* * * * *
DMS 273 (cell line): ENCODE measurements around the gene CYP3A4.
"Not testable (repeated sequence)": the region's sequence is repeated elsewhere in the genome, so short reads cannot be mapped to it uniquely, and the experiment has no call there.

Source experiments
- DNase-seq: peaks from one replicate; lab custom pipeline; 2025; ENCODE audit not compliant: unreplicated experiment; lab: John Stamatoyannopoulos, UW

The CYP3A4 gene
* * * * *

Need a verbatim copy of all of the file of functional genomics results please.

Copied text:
DMS 273 (cell line): ENCODE measurements around the gene CYP3A4.
"Not testable (repeated sequence)": the region's sequence is repeated elsewhere in the genome, so short reads cannot be mapped to it uniquely, and the experiment has no call there.

Source experiments
- DNase-seq: peaks from one replicate; lab custom pipeline; 2025; ENCODE audit not compliant: unreplicated experiment; lab: John Stamatoyannopoulos, UW

The CYP3A4 gene